Hildy Johnson, newspaper reporter, is engaged to Peggy Grant and planning to move to New York for a higher paying advertising job. The court press room is full of lame reporters who invent ... See full summary »
Hildy Johnson, newspaper reporter, is engaged to Peggy Grant and planning to move to New York for a higher paying advertising job. The court press room is full of lame reporters who invent stories as much as write them. All are waiting to cover the hanging of Earl Williams. When Williams escapes from the inept Sheriff, Hildy seizes the opportunity by using his $260 honeymoon money to payoff an insider and get the scoop on the escape. However, Walter Burns, the Post's editor, is slow to repay Hildy back, hoping that he will stay on the story. Getting a major scoop looks possible when Hildy stumbles onto the bewildered escapee and hides him in a roll-top desk in the press room. Burns shows up to help. Can they keep Williams' whereabouts secret long enough to get the scoop, especially with the Sheriff and other reporters hovering around? Written by
Gary Jackson <email@example.com>
In 1927, the year before the original stage play was produced, electrocution replaced hanging as the official method of execution in Illinois. Earl Williams is nonetheless sentenced to hang, not only in the play but also in the 1931 film and its later remakes. See more »
This story is laid in a mythical kingdom.
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The end credits consist of Walter and Hildy above a big 'THE END,' covering a large question mark, while the sound of the train is heard and music plays. There is also laughter, presumably coming from Walter Burns. See more »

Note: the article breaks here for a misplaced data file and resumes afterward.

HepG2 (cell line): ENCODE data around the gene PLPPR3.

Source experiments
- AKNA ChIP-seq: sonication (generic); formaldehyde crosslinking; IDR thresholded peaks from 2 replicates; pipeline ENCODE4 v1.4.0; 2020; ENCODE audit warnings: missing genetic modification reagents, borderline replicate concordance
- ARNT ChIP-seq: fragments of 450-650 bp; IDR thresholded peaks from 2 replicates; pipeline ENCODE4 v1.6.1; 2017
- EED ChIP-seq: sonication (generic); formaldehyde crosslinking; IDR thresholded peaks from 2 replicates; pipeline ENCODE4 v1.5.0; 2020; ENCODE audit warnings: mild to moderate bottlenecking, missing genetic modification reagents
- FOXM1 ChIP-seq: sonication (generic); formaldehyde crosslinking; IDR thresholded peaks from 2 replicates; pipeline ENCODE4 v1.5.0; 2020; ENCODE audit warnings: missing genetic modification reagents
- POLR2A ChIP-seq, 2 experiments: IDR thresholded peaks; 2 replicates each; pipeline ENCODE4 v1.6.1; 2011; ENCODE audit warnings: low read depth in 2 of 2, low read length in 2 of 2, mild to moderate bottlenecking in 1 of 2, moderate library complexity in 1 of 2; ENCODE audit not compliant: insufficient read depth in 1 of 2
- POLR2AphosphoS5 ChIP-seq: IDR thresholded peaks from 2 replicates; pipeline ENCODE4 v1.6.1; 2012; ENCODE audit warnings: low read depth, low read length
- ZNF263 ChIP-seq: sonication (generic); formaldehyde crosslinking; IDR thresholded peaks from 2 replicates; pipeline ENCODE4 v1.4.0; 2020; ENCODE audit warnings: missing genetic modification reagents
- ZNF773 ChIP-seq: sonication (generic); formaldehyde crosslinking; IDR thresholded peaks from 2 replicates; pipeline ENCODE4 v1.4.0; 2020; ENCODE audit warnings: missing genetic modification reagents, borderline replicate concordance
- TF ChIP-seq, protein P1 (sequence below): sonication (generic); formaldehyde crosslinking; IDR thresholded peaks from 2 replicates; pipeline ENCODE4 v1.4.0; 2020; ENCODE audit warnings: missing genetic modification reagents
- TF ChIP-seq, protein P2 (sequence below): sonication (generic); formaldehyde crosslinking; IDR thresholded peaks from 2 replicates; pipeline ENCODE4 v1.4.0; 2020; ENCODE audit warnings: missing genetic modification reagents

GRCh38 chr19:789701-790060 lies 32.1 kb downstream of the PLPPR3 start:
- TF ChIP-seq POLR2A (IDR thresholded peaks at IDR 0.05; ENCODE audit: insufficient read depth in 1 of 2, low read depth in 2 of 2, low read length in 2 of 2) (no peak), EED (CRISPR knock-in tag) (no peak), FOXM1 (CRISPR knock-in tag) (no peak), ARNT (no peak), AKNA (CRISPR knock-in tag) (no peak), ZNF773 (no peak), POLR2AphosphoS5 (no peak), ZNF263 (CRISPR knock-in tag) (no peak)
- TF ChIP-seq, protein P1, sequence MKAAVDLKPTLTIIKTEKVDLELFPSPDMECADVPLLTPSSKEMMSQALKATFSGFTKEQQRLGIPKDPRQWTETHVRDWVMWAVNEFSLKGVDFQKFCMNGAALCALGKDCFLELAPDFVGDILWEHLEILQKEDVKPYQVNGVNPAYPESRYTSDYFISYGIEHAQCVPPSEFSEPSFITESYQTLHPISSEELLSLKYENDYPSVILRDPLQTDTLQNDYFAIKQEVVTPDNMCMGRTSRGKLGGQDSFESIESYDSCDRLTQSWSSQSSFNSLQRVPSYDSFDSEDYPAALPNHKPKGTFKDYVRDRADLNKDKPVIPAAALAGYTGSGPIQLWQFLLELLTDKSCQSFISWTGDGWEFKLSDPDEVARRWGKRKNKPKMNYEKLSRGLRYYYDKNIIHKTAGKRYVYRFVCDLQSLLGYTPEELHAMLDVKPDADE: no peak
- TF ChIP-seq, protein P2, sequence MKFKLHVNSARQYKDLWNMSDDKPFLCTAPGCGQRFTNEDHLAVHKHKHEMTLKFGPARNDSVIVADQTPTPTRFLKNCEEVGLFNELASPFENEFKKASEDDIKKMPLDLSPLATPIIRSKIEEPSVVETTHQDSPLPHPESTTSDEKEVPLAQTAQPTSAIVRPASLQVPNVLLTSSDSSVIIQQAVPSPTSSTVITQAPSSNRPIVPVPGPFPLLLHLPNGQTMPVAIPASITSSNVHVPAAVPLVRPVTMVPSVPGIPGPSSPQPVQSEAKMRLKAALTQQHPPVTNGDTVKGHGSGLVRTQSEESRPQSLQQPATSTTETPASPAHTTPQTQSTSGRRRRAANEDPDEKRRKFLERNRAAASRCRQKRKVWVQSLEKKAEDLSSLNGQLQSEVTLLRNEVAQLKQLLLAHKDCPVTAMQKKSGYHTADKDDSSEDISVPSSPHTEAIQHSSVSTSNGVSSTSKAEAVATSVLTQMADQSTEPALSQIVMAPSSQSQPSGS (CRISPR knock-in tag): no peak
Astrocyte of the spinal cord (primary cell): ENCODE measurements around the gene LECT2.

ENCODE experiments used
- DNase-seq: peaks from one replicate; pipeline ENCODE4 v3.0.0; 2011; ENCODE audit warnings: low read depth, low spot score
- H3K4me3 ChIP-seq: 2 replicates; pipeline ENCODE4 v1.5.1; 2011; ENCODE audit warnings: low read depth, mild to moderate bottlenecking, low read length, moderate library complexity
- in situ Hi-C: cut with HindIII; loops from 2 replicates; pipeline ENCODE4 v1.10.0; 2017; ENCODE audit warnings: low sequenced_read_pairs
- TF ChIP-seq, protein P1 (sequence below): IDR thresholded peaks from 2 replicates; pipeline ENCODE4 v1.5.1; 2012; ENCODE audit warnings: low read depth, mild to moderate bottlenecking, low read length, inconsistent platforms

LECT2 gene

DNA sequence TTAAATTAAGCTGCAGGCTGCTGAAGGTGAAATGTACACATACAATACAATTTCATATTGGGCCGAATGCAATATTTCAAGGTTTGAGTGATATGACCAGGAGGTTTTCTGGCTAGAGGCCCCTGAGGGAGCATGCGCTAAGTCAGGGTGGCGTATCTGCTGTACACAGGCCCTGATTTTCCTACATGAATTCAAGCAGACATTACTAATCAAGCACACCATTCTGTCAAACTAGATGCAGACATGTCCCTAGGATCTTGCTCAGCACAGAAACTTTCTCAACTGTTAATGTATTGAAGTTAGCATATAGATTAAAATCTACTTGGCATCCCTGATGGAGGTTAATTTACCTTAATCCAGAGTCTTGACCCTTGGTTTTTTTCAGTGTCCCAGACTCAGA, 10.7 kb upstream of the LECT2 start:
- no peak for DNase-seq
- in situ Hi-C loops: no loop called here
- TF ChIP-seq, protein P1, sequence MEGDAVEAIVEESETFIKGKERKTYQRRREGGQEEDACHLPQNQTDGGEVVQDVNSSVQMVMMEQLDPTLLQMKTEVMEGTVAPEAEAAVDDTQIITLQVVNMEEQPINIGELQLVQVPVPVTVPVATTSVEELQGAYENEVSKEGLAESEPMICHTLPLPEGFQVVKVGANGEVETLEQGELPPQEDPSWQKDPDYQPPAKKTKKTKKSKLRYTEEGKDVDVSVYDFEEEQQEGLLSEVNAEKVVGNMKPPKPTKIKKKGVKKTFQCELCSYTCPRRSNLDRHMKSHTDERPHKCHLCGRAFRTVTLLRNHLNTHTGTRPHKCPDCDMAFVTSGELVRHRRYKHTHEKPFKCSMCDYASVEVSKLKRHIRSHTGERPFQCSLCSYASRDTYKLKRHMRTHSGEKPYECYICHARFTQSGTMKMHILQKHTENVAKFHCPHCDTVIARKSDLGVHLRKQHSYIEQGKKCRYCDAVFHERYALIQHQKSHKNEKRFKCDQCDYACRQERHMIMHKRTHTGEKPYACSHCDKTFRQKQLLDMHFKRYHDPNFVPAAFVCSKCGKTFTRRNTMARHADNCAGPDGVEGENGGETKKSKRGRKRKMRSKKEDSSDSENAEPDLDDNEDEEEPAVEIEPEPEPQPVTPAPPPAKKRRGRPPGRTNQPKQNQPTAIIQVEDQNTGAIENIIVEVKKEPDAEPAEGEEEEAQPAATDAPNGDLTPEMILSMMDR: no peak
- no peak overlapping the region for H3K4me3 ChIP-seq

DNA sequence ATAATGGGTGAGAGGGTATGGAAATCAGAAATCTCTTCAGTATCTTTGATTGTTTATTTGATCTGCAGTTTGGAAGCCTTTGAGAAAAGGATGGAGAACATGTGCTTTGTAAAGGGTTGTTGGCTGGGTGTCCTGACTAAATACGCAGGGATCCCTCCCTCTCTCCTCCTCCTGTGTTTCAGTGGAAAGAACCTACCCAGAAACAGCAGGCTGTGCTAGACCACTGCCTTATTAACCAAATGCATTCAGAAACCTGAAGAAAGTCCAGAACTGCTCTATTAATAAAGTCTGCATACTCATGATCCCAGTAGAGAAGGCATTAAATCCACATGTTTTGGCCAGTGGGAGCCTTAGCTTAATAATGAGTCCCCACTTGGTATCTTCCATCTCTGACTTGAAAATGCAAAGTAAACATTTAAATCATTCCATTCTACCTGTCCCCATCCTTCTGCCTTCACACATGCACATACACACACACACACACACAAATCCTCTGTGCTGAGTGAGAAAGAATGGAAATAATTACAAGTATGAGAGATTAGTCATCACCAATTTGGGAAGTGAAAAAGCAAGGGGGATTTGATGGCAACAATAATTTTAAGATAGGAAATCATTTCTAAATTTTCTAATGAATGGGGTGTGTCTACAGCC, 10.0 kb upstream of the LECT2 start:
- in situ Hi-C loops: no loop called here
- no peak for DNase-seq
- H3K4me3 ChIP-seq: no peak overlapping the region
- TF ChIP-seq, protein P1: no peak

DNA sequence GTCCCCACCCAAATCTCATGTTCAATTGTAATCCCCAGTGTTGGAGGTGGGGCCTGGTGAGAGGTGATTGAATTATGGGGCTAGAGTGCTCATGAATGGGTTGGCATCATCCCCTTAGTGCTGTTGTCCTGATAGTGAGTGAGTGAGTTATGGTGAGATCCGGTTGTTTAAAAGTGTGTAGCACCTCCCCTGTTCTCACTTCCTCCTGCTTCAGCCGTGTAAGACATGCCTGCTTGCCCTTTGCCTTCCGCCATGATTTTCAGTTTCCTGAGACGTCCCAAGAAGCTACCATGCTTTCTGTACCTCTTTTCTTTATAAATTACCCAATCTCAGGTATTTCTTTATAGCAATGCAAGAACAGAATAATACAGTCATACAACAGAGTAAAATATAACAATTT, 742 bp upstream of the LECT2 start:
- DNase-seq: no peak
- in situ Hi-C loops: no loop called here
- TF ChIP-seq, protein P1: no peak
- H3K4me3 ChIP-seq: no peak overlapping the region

If it weren't for the even better Howard Hawks remake, "The Front Page" would probably be much more well-remembered today. It's entertaining in its own right, with a slightly different feel from the remake, and it is better than most movies of its own era in at least a couple of important respects. While you can still tell at times that it is from the very early sound era, it does use sound and dialogue more smoothly and constructively (that is, rather than as a mere novelty) than do most early 30's movies.
Adolphe Menjou has the role of Walter Burns, and he is a good fit, giving the character just a slightly different turn from the way that Cary Grant would later play it. The role of Hildy Johnson is somewhat bland in this one - it was the genius of Hawks in changing this role into a more worthy foil for Burns that made "His Girl Friday" so outstanding - but in compensation, some of the other reporters get more to do here. The supporting cast has a number of good character actors, especially Edward Everett Horton as the fussy Bensinger, and it's good that they were given some worthwhile moments of their own. Certainly the great remake deserves its own reputation, but this version deserves to be remembered as well.
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